10 best things to do in Meknes
10 best things to do in Meknes: It may not be as well known as nearby Fes, but Meknes is still a valuable addition to any Moroccan wish list. Located near the Middle Atlas Mountains in northern Morocco and nicknamed the “Imperial City”, Meknes boasts a fascinating centuries-old past with a vibrant city full of souks, bustling mosques and madrasas, thousand-year-old Roman ruins and other historic tourist attractions.
Meknes offers a pleasant mix of old and new, divided between the old medina with its authentic riads and the new Ville Nouvelle with its spacious properties and modern cars. No matter where you go in this city, you’ll find that there’s always plenty to do in Meknes.
Dar Jamaï Museum:
Built in 1882 as the Jamaï family mansion, the Dar Jamaï Museum served as a military hospital and courthouse in 1912. But since 1920, it has housed an impressive exhibition of ceramics, jewelry, textiles, traditional costumes and impressive 14th-century cedar wood crafts.
The museum also features the personal belongings of Sultan Moulay Ismail, the second ruler of the Alaouite Dynasty – infamously known as ‘the Warrior King’. Items include his period clothing, a kitchen set and a traditional sauna.
It may be more than a century old, but the Dar Jamaï Museum still boasts most of its original features, including painted windows, wood carvings, Moroccan mosaics and an Andalusian garden with cypress trees and fountains.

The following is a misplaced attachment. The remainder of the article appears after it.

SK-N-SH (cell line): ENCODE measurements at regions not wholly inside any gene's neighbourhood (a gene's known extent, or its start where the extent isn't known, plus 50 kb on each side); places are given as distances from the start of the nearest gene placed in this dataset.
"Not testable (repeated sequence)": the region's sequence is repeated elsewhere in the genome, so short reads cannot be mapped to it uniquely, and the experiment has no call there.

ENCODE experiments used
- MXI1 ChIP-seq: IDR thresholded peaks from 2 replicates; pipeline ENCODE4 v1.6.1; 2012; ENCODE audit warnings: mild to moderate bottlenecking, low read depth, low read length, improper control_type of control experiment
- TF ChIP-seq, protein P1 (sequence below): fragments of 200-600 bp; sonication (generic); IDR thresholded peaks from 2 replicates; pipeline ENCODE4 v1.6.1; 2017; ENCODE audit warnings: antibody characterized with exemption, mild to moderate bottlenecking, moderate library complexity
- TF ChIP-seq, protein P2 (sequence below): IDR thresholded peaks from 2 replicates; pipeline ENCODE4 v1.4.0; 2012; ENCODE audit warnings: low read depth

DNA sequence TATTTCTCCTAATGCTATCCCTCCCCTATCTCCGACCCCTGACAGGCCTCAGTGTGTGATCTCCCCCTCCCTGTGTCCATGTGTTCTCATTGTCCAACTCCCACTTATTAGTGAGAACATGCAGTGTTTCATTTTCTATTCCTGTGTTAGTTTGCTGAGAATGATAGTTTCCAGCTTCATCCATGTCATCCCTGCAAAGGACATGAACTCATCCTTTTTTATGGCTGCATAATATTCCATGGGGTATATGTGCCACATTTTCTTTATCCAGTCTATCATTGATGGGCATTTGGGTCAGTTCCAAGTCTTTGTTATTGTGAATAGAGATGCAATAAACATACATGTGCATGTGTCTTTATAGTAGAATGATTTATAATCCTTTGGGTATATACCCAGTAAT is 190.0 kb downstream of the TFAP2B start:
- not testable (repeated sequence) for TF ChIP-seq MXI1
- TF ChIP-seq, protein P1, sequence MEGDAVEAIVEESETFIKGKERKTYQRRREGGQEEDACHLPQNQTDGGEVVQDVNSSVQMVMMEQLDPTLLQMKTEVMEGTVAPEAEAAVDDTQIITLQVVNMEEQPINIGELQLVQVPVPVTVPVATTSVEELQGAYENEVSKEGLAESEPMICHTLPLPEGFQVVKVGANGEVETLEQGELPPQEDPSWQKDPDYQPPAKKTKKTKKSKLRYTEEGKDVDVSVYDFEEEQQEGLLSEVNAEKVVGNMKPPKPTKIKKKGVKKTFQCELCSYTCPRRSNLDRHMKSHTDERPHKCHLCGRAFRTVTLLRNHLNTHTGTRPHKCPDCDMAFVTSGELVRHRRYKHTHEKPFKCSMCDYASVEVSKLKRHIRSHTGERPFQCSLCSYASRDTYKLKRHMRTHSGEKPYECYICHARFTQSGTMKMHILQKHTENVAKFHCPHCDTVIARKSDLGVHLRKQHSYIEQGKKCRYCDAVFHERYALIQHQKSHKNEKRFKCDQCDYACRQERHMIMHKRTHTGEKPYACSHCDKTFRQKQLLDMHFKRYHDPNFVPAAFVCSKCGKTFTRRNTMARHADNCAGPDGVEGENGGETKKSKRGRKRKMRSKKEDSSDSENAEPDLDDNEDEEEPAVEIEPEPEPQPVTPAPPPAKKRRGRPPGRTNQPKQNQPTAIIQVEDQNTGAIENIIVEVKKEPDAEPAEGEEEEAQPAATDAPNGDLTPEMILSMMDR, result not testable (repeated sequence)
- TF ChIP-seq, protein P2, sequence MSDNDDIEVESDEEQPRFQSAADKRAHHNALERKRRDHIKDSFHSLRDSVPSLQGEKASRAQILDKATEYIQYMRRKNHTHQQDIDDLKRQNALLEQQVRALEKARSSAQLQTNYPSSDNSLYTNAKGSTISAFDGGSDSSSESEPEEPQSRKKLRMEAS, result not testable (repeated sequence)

Mausoleum of Moulay Ismail:
The Mausoleum of Moulay Ismail is the final resting place of the Warrior King of Morocco. Built during his reign in the 18th century, the site was chosen by the sultan himself because it previously housed the city’s courthouse and he wished to be judged by his own people.
Admittedly, the mausoleum doesn’t look like much from the outside; in fact, many visitors don’t even notice it. But step inside and you’ll be enchanted by the various interconnected courtyards with their elaborate mosaics, marble columns, sculpted stuccoes and a tinkling fountain.
Except for the tomb itself, the Mausoleum of Moulay Ismail is one of the few sites of its kind in Morocco accessible to non-Muslims.
Visiting the mausoleum is said to bring good luck.
10 best things to do in Meknes: The enormous lake known as Sahrij Swani, or “Basin of the Norias,” is located in Meknes. Built by Moulay Ismail during the 17th century, it was believed to have been built exclusively for entertainment purposes. Later reports suggest that it was more likely to be a reliable source of water for the city.
The lake was filled with ten wells dug near the Sahrij and the Wadi Bufekrane, which flows down from the Middle Atlas Mountains. But now, all that’s left are the crumbling foundations—the aftermath of an earthquake in the eighteenth century.
Other highlights include the Royal Stables and a bronze statue of a man holding a jug of water (which was once stolen). Today, the lake is a popular meeting place for swimming and boating, especially in the summer months.